APP.: Are you merciful (actively practically compassionate) even when it is inconvenient?

 

• Purity. (Matthew 5:8. C/R: 2 Corinthians 7:1; 1 Thessalonians 4:7; 2 Peter 1:3)

 

Matthew 5:8 (NIV)—“Blessed are the pure in heart, for they will see God.”

 

Pure in heart means our inner person, mind, will and emotions are clean and clear.

God provides us positional purity (standing, justification) when we trust in Jesus by crediting (imputing) Christ's own sinlessness to us.

We receive a new nature that can refuse sin, but to live purely requires effort through time in prayer, Bible-reading and following the Spirit’s leadership. (This is sanctification.)

When we live pure lives because of our love for God and appreciation of His goodness to us, we will see God—in heaven, but also on earth as we live in His Presence.

APP.: Do you minimize or rationalize sin or strive to avoid it to please (and see) God?

 

• Peacemakers. (Matthew 5:9. C/R: Proverbs 15:1; Matthew 18:15; James 3:17-18)

 

Matthew 5:9 (NIV)“Blessed are the peacemakers, for they will be called children of God.”

 

The peace that Jesus refers to is more than the absence of strife; it is the presence of righteousness which produces true harmony by bringing parties that differ together.

Peacemaking is not avoiding areas of disagreement, especially areas involving sinful attitudes and actions, because sin is the source of every conflict with God and others.

Believers cannot avoid bringing God’s truth into a dispute for the sake of harmony.

Truth might produce anger before it produces agreement, but avoiding sensitive issues doesn’t build understanding, it encourages pretending and cements separation.

Settling for a truce without resolving issues honestly confirms sin in people’s lives and leaves them even farther from the Kingdom; confronting sin may lead to repentance. 

Peacemakers shall be called children of God bearing the likeness of their Father in heaven who provided peace by sending His Son to confront our sin and die for it.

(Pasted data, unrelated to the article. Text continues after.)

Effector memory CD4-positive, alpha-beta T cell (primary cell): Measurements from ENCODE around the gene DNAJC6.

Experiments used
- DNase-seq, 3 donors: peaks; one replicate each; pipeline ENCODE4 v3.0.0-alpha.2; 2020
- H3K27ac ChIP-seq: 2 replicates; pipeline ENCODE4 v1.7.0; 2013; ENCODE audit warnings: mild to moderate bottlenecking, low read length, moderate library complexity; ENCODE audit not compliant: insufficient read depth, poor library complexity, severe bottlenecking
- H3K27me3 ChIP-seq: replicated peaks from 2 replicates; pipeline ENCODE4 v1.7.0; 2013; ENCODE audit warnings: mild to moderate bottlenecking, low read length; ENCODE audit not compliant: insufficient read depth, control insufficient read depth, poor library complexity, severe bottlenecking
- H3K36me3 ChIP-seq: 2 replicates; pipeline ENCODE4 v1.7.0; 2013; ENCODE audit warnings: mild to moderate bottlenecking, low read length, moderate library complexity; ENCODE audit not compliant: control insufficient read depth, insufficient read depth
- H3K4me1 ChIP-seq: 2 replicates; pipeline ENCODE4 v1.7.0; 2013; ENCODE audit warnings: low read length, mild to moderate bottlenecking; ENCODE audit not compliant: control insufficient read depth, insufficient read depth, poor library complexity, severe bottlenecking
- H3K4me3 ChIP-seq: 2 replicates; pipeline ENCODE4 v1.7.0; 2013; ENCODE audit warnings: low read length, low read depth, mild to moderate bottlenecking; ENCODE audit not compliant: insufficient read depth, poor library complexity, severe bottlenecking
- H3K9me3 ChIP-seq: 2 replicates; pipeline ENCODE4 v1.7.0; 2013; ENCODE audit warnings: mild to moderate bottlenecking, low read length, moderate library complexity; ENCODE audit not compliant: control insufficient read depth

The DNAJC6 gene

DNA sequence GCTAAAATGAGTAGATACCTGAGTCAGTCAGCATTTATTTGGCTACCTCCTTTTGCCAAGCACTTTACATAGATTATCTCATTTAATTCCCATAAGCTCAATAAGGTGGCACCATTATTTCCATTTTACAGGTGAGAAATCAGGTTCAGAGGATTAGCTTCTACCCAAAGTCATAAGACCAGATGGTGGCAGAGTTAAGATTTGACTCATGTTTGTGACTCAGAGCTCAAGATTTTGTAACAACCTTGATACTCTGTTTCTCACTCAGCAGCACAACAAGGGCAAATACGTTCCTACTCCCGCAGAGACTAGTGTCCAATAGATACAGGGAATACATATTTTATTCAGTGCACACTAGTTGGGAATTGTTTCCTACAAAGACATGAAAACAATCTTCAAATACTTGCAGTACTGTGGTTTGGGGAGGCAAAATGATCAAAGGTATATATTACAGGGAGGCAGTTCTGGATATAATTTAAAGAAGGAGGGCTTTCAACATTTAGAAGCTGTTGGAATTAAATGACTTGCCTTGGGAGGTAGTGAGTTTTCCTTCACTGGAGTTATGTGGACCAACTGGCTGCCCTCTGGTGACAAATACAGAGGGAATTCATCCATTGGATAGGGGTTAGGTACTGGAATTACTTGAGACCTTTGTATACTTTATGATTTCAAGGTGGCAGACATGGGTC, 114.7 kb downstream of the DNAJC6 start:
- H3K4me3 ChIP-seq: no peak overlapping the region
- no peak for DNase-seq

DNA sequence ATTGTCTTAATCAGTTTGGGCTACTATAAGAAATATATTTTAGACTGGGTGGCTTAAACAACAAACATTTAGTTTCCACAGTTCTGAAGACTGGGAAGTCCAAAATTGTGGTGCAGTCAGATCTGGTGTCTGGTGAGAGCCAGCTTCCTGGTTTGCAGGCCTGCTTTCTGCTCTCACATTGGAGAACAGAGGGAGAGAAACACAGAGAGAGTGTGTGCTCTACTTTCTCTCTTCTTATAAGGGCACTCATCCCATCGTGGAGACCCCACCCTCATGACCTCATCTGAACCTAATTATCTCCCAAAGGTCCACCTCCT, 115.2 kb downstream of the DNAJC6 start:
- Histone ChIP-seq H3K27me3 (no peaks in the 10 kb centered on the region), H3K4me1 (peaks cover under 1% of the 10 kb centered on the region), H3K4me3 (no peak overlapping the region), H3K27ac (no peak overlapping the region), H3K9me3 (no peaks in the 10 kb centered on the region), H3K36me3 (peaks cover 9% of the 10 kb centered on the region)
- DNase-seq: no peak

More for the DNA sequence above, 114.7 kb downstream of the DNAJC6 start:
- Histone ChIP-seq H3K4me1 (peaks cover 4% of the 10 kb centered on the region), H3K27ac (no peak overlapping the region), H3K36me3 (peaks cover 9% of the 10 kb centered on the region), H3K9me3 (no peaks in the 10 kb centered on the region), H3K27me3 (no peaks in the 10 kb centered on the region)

APP.: Are you a peacemaker or a troublemaker or an avoider of all conflict?

 

• Persecution. (Matthew 5:10-12. C/R: John 17:14–16; 2 Timothy 3:12; 1 Peter 4:14-16)

 

Matthew 5:10-12 (NIV) “Blessed are those who are persecuted because of righteousness [!], for theirs is the kingdom of heaven.”

“Blessed [2x] are you when people insult you, persecute you and falsely say all kinds of evil against you because of Me. [!] Rejoice and be glad, because great is your reward in heaven, for in the same way they persecuted [3X] the prophets who were before you.”

 

People who live righteously will suffer persecution—perhaps not imprisonment in our country at this time—but unfair treatment, criticism, slander, or rejection by friends.

Mere churchgoers or people who hide their faith and give the impression that they agree with what the culture and the crowd think, may receive no mistreatment.

But people who display their faith as Bible-believing-and-obeying Christians will suffer.

Righteousness confronts wickedness by its very contrast, without being argumentative.

If you compromise your convictions or cover them with silence or an appearance of acceptance of what is dishonoring to God, no one will notice, there’s nothing to attack.

If you suffer mistreatment because of your faith, you will be rewarded in heaven.

APP.: Are you suffering for your faith? If not, does your faith show?

Do you possess these inward attitudes? Do you display these outward actions?

Ask God to strengthen these Beatitudes in you so you can represent Him in our world.